Despite this, the desire in the US over the last two decades has always wanted to see a China emerge which looked more like them – democratic, pluralistic, free. Instead, they have ended up with a powerfully militarised, economically strong, increasingly nationalistic and assertive ‘frenemy’ (neither friend nor enemy), one whose current leadership vehemently reject what they call western universalist values like multi-party democracy. In ways which were never expected before, China seems more capable then ever of rewriting the laws of modernity and creating a powerful, capitalist looking economy, but one where one party holds a monopoly on power and where there are no elections.

Previous American presidents from Clinton to Bush to Obama have subscribed eventually to different versions of engagement. They have often acted like they had no choice. They have continued to provide expensive security in the Asian pacific region, through their vast, technologically superb naval capacity. For this, in Trump’s narrative, they have received precisely what? An ungrateful Philippines, an Australia that signs deals that sent refuges to the US rather than Australia (the subject of Trump’s already infamous spat with Australian PM Malcolm Turnball), a South Korea where the continued stationing of US troops on the peninsular causes visceral hatred, and a Japan stuck in its own endless historic arguments with China.

The crowning indignity is China itself, sitting atop a booming economy, provoking with its maritime claims in the South and East China Sea, and which seems to cock a snook at the US by saying on the one hand it appreciates the US security guarantees in the region, at the same time as it proceeds to pick them apart where it suits it.

On one level of reality, therefore, the Trump China doctrine might be a valid story to tell. It betrays the ways in which the US president subscribes to a story book, black and white, villain and hero view of the world. It makes highly complex things very simple, and, in an age in which we are all overwhelmed by information, news, analysis, it delivers the alchemical gold of clarity. There is one huge problem with this viewpoint, however, despite its various merits, and that is that it is almost certainly wrong.

China might look strong internationally. But it is driven by one of the most complex, high risk domestic transitions the world has ever seen. And, for sure, political reform along the lines once dreamed of by some in the West has not happened – yet. China probably will never become the nice democracy once hoped for. But let’s be frank, as 2016 showed, nor have we.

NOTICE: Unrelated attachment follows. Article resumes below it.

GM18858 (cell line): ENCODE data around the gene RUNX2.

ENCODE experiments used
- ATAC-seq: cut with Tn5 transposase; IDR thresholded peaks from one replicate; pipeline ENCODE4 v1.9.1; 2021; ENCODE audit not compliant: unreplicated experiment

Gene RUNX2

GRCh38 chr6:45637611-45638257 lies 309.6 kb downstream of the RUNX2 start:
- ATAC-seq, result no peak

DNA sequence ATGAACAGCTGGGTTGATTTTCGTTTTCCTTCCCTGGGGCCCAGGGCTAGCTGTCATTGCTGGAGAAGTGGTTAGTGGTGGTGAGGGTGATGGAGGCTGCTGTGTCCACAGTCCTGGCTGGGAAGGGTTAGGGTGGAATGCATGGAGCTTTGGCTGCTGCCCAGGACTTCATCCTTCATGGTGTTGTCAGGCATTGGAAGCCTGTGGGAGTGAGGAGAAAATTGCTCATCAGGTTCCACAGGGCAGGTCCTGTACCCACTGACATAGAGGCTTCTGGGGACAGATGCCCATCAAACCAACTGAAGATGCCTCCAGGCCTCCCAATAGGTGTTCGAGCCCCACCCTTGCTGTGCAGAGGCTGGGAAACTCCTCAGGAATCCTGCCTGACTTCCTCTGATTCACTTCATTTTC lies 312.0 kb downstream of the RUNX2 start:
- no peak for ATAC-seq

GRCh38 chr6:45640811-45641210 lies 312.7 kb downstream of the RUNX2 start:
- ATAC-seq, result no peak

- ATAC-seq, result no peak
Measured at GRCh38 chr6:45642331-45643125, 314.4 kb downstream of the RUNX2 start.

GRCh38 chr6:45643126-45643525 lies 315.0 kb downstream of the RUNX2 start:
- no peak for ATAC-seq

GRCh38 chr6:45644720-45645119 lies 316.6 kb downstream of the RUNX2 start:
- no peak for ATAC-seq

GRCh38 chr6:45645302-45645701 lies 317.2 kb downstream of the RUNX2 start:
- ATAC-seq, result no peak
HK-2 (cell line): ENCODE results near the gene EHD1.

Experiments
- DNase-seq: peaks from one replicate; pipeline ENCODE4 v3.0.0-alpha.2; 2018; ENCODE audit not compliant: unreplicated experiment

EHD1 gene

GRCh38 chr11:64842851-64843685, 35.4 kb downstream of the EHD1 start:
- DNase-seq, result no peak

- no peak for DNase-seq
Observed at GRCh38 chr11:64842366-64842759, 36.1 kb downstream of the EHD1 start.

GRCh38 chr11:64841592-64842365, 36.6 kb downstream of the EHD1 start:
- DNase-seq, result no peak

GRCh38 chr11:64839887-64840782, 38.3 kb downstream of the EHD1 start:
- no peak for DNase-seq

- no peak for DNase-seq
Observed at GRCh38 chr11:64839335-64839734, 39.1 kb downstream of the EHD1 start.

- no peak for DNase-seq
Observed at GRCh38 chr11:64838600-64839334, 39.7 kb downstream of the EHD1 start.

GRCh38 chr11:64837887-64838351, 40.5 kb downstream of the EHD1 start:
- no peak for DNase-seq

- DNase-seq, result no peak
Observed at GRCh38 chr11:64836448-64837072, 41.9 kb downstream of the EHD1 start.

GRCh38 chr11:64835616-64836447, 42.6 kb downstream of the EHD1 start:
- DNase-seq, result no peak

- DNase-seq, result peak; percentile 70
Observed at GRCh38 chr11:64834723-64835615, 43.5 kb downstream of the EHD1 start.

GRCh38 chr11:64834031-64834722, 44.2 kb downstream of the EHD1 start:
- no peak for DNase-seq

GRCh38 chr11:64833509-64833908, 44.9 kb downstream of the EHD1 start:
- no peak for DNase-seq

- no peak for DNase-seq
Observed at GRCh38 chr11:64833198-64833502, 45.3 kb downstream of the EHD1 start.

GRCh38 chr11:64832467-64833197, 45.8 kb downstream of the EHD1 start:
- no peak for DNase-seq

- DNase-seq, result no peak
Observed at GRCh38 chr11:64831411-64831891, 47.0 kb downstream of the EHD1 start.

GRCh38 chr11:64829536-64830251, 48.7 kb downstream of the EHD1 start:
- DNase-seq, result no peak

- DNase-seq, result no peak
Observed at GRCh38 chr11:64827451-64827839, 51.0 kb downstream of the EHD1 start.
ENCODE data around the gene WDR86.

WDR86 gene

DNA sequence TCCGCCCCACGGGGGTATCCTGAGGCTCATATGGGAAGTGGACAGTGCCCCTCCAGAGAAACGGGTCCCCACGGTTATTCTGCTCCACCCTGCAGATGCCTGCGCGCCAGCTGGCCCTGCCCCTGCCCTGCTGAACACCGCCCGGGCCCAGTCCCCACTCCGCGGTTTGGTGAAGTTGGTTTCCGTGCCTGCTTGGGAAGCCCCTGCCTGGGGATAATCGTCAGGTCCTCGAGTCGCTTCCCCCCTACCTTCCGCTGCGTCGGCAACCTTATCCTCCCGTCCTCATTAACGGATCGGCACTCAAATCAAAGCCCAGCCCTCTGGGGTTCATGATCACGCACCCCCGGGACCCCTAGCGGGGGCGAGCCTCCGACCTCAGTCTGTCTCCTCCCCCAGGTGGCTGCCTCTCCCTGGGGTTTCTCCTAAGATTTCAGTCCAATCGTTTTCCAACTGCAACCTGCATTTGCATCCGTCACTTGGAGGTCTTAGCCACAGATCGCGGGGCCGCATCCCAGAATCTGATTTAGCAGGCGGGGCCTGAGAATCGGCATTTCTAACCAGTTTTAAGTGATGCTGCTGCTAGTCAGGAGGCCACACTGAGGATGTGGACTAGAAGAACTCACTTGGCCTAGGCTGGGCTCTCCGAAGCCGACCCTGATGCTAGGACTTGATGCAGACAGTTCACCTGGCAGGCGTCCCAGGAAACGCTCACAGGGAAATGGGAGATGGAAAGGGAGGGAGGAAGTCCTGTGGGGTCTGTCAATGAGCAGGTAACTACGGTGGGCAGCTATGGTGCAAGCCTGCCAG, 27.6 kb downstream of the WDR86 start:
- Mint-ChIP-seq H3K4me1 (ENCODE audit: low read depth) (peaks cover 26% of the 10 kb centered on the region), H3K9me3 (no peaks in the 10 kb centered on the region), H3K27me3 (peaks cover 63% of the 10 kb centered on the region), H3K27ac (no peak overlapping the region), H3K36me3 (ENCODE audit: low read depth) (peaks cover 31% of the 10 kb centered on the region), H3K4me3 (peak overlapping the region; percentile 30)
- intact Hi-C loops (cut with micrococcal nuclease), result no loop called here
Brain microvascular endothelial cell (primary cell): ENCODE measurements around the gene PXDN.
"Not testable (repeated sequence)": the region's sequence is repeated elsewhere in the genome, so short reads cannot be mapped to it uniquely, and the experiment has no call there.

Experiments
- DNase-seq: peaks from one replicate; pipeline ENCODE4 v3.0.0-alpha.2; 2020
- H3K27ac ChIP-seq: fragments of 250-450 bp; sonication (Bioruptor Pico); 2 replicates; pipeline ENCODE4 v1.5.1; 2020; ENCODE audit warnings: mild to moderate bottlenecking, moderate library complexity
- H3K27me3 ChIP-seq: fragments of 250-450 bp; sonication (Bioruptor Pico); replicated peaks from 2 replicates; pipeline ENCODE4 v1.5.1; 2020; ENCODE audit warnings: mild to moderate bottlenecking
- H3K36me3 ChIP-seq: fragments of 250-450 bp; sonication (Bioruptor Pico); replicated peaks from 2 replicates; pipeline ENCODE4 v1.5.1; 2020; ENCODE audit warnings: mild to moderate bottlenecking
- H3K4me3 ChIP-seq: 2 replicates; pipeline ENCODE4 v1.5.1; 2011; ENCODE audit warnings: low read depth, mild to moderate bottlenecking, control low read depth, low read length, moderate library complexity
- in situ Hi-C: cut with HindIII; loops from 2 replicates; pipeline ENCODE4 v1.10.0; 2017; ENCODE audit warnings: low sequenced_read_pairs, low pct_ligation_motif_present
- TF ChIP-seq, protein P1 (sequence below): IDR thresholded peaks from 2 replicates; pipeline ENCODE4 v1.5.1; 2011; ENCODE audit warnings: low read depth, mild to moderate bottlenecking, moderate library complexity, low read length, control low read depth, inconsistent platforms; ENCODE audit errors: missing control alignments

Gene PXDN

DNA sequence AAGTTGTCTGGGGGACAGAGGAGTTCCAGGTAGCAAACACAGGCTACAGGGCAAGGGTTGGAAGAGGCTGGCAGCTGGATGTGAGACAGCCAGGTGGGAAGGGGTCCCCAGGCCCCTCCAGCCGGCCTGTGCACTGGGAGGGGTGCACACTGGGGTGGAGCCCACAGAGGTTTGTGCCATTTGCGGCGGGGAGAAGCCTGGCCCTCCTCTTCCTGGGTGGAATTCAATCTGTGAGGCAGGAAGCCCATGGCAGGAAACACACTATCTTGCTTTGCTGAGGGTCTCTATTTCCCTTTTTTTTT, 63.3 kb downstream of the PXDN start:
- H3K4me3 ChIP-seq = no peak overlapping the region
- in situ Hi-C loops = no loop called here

What we can be sure of is that it will become something different to what it is now. Walking away, as Trump seems to want to do now, means, ironically, at the moment when China really could be influenced, and wants influence, our voices are silent at the table.

Already, on climate change, on free trade, on non-proliferation, and on a different vision of globalisation, China is starting to speak. Trump might well have forced this – and in that sense, has already had a welcome effect. China’s voice needs to be heard. It needs to be forced to spell out a vision of development that is about more than just relentlessly promoting its own interest.

It needs to move, quickly, away from the national mindset default of the recent past – of China being a small, weak, victim that needs to be left on its own. That kind of message just doesn’t work anymore. China has been a global power for a while. It now has to start sounding like one, and acting like one.

Will there be conflict between the US and China? Trump’s headless, impulsive words have significantly increased this possibility. Dabbling with the One China policy and with Taiwan might seem like a good way, if you were a business man, in unsettling your opponent before honing in on a final deal.

But as Beijing said when Trump started to rant about this issue on Twitter, Taiwan is not up for negotiation – or at, least, not in this way. That doesn’t mean that Beijing has to find a totally different way to deal with this issue. Its current posture is on a hiding to nothing. But for the US to try to deal with this most emotive of all issues for China means almost immediate loss of control, in a maelstrom of emotions and indignant anger. No one can do any deal when they and their opponent are screaming at the top of the voices and not listening. That is what risks happening at the moment.

A rational Trump China doctrine would simply focus relentlessly on getting a better economic deal. China is a global power. It needs to be a global economy, and that means one that is open, and more rules-based and fair. It means having a properly convertible currency at some point, and proper rule of law.

For the West it means, in many ways, getting precisely the things we always wanted from engagement, without trying to hit the big political issues. We no longer have solutions to those. Why should China? We just want to see more justice, more fairness and more predictability from it. If China, through a one-party state, can ultimately deliver that, then fine. Ironically, as Trump has proved, hard and fast rules in politics can be quickly rewritten.

And China’s possible response to Trump? It now has space it never dreamed of, and a once in a lifetime opportunity to prove that it really is a global power. Suddenly the world is looking to Beijing not Washington to talk sense on climate change, and on free trade improvements. Suddenly Xi Jinping seems the most impressive international leader of a major country – not the current inhabitant in the White House. Trump has looked shocking to China so far – but he could be providing the greatest inspiration yet for a China that looks, sounds, and feels like a proper member of the international system and one that can be accepted more on its own terms.

Kerry Brown is Professor of Chinese Studies and director or the Lau China Institute at King’s College, London

Hello. It looks like you’re using an ad blocker that may prevent our website from working properly. To receive the best experience possible, please make sure any ad blockers are switched off, or add to your trusted sites, and refresh the page.

If you have any questions or need help you can email us.